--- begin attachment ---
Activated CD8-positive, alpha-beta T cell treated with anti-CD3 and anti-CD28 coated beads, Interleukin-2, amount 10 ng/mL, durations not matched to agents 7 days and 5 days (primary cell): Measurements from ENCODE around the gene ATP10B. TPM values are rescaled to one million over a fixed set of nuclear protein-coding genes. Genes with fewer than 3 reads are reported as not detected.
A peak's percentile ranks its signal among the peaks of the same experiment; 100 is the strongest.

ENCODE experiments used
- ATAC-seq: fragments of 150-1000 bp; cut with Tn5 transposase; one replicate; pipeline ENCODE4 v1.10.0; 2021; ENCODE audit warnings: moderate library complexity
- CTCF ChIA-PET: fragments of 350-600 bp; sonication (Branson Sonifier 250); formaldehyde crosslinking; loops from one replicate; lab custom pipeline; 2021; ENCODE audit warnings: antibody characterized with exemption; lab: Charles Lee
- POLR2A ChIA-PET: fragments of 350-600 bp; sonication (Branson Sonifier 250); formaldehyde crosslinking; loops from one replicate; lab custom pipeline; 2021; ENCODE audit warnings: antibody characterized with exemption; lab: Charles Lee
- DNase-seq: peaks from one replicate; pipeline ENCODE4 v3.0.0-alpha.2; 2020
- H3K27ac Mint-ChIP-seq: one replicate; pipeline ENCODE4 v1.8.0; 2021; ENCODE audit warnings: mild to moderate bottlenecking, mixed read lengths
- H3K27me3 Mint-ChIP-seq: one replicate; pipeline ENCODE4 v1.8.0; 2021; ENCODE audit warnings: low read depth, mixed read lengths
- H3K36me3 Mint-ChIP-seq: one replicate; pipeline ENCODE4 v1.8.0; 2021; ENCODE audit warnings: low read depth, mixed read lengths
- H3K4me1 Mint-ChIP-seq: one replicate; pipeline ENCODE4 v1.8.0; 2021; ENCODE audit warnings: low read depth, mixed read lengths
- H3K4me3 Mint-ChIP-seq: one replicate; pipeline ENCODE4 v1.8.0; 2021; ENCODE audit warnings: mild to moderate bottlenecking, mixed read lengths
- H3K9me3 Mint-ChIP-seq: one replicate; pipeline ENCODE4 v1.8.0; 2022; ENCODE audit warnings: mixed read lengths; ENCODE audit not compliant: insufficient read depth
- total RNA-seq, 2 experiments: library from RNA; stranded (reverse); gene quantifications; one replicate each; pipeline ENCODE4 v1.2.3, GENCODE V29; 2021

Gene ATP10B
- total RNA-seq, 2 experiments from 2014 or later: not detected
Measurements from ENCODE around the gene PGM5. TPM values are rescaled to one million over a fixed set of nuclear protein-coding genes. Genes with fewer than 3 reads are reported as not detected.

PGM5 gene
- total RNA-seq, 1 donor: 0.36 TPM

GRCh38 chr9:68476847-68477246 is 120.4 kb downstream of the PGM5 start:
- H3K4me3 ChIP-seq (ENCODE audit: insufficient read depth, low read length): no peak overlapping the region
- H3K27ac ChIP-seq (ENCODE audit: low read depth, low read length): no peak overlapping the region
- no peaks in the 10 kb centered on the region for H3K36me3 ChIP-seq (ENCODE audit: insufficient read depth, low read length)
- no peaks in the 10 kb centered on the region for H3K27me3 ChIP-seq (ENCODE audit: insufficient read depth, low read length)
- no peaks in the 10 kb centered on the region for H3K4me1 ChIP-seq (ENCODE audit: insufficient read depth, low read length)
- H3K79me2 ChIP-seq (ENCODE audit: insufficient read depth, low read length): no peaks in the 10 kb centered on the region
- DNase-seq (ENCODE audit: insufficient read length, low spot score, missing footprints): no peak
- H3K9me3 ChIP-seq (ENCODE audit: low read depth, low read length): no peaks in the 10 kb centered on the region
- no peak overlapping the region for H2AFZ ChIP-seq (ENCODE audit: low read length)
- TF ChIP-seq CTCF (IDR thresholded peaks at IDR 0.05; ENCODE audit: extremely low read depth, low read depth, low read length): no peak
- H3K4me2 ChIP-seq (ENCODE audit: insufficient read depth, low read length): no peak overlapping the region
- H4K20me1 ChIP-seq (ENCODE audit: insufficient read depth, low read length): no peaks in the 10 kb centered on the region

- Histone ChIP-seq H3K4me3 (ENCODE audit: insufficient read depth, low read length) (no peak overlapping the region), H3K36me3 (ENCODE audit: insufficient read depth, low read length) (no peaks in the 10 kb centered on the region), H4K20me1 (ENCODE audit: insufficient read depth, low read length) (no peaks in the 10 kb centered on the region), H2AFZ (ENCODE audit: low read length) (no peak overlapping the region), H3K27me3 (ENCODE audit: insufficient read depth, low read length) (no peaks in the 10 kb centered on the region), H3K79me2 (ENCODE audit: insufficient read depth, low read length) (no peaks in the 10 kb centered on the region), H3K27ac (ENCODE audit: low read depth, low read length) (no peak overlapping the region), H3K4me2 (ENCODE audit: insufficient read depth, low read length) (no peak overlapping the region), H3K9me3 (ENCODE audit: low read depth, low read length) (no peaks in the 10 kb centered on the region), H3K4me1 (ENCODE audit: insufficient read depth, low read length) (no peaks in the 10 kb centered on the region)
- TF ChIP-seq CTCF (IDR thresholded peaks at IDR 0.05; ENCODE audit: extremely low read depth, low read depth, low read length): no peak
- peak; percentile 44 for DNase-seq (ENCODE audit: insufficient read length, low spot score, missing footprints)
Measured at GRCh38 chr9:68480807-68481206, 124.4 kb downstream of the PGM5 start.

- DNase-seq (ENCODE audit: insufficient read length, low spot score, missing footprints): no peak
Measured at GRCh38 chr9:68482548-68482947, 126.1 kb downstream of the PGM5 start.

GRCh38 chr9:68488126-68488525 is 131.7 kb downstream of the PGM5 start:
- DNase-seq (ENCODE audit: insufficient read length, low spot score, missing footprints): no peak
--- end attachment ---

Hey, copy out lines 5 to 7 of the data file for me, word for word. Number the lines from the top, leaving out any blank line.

- CTCF ChIA-PET: fragments of 350-600 bp; sonication (Branson Sonifier 250); formaldehyde crosslinking; loops from one replicate; lab custom pipeline; 2021; ENCODE audit warnings: antibody characterized with exemption; lab: Charles Lee
- POLR2A ChIA-PET: fragments of 350-600 bp; sonication (Branson Sonifier 250); formaldehyde crosslinking; loops from one replicate; lab custom pipeline; 2021; ENCODE audit warnings: antibody characterized with exemption; lab: Charles Lee
- DNase-seq: peaks from one replicate; pipeline ENCODE4 v3.0.0-alpha.2; 2020